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NOAA’s JPSS-2 Satellite Completes Critical Testing Milestone

June 15, 2022
Animation of JPSS-2 going into the TVAC Chamber

NOAA’s JPSS-2 satellite has cleared a critical testing milestone, bringing it a step closer to launch. Last week, the polar-orbiting satellite emerged from the chamber after completing its thermal vacuum testing. This test is meant to show that the spacecraft and all of its instruments will perform successfully when exposed to the harsh environments of space. 

“I can absolutely say with 100% certainty that the observatory is working great,” said JPSS Flight Project Manager Andre Dress. “All the instruments are performing great, and we’re going to meet all our requirements – and then some.”  

NOAA’s JPSS-2, the third satellite in the Joint Polar Satellite System series, will provide data that inform weather forecasts, extreme weather and climate change. It is slated to launch Nov. 1, 2022, from the Vandenberg Space Force Base in California and will be renamed NOAA-21 after reaching orbit.  

The thermal vacuum test simulates the vacuum of space and the harsh temperature extremes the satellite will experience while in Earth’s orbit.  

“The satellite has to keep itself warm enough in a cold state and cool when it’s in a hot state, and still provide the science performance as it’s going through the temperature transitions,” said Chris Brann, deputy project manager for the JPSS flight project. “If it works at the two extremes of hot and cold, it will work in between.” 

Image of JPSS-2 in the TVAC testing chamber

During testing, the Visible Infrared Imaging Radiometer Suite instrument, or VIIRS, experienced a test equipment anomaly. Engineers determined the anomaly was a result of slight movement between the test equipment and the instrument, which were caused by thermal deformation.  Modifications were quickly made to the test set up, and the system was retested — this time with the expected performance.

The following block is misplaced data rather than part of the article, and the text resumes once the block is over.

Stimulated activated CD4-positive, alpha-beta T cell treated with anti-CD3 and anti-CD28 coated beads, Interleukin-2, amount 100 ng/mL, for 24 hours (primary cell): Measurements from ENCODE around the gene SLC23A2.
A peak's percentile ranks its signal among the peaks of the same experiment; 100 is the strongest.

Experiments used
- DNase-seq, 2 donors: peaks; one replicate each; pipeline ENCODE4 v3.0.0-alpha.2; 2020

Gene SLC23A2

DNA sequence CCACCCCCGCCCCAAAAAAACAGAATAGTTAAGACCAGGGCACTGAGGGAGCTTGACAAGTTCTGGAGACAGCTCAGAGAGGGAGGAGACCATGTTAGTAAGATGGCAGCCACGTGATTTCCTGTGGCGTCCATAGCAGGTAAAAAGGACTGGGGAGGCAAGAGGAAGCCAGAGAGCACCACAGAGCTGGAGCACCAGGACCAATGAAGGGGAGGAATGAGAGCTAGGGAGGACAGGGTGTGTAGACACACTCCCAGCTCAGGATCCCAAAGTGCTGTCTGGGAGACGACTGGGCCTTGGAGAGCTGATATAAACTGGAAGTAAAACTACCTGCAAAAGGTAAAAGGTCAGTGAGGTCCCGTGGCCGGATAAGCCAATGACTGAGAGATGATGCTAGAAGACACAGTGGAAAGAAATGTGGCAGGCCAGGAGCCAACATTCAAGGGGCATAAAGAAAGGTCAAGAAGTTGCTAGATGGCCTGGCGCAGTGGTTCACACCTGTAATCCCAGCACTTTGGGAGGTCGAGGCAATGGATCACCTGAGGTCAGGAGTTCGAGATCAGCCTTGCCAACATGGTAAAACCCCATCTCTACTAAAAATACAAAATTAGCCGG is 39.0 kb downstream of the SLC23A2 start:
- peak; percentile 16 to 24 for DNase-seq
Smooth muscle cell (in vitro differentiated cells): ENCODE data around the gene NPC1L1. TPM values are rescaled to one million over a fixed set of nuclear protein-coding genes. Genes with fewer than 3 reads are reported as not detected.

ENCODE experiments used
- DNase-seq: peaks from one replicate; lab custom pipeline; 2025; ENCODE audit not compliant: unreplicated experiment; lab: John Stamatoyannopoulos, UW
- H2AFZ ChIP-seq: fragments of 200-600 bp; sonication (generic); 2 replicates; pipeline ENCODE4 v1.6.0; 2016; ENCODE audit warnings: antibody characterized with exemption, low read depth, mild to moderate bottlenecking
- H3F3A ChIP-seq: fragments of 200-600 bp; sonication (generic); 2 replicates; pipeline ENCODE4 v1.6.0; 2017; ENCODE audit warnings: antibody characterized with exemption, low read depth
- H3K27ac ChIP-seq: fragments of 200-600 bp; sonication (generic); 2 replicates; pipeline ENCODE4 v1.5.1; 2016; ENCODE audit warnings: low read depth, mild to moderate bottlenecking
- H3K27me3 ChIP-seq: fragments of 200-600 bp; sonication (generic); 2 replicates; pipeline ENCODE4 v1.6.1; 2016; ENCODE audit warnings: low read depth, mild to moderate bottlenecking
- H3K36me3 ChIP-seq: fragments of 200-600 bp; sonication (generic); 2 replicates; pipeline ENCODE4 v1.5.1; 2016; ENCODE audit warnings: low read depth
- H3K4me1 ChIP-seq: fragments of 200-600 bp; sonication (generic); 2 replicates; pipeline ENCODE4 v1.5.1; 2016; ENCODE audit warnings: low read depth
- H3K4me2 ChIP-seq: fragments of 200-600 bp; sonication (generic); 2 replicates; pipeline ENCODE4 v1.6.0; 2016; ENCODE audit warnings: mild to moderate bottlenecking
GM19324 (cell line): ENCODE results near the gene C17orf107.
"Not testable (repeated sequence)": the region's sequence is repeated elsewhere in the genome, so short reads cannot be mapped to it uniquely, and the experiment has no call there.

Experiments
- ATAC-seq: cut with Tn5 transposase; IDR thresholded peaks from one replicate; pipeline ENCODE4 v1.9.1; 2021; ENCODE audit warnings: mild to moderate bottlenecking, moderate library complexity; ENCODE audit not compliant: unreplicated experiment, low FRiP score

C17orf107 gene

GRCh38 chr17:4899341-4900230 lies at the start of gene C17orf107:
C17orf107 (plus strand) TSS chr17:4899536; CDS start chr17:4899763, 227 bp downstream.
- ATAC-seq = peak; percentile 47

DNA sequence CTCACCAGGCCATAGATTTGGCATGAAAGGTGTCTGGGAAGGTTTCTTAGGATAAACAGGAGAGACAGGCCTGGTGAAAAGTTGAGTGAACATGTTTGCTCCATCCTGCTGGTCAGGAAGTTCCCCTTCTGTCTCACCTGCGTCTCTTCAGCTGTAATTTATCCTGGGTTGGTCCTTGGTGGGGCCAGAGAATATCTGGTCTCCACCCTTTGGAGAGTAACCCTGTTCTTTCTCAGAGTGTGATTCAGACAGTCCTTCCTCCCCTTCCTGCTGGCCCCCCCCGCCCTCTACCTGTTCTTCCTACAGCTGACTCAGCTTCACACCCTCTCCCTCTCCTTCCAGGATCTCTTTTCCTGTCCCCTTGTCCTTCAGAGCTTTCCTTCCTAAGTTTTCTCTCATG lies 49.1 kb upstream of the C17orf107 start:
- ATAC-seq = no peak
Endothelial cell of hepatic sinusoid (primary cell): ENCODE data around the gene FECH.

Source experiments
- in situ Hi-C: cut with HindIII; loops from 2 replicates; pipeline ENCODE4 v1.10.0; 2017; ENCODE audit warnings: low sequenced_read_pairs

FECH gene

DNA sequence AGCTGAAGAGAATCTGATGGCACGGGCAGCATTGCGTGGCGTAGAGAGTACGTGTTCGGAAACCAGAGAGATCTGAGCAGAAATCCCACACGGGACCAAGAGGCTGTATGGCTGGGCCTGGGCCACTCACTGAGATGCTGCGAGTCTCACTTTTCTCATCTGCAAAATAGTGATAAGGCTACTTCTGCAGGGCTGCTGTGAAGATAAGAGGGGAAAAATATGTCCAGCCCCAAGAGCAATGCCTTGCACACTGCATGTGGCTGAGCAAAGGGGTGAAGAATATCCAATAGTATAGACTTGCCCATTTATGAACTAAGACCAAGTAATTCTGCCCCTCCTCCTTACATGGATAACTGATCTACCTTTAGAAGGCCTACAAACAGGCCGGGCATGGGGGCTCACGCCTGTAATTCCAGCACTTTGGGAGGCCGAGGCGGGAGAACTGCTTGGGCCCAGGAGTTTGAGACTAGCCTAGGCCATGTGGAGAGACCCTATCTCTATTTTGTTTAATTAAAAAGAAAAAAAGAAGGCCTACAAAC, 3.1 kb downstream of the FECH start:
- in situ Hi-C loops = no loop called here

The thermal vacuum test is the most significant test the satellite will go through, short of launch, Dress said. “There’s no other test like it in the whole life of a mission,” he said. “This one is the biggie.” 

It also requires the most resources. Hundreds of people on the team supported this test alone. 

The spacecraft emerged from TVAC testing June 4 — three months after it entered the chamber. The investigation and equipment fixes delayed the completion of the test by about a month. This also resulted in a delay of the launch date, which was originally scheduled for Sept. 30, 2022.

This summer, the satellite’s solar array will be installed, and the satellite will be moved into a shipping container, which is controlled for temperature and humidity. It will then be shipped to the launch site in California, where it will go through a final series of tests before getting installed on the rocket, Brann said. 

So much has to come together when planning for the launch, said JPSS Flight Mission Systems Engineer Lou Parkinson. “Not only do we build the satellite and test the satellite and launch the satellite, but then we need to be able to hand over a successfully operating satellite to NOAA to make sure they can continue operations.” 

JPSS-2 will scan the globe as it orbits from the North to the South Pole, crossing the equator 14 times a day. From 512 miles above Earth, it will observe atmospheric conditions like temperature and moisture and extreme weather, like hurricanes, floods, wildfires and drought. Once in orbit, it will continue the work of its predecessors NOAA-20 and the NOAA-NASA Suomi National Polar-orbiting Partnership (Suomi-NPP).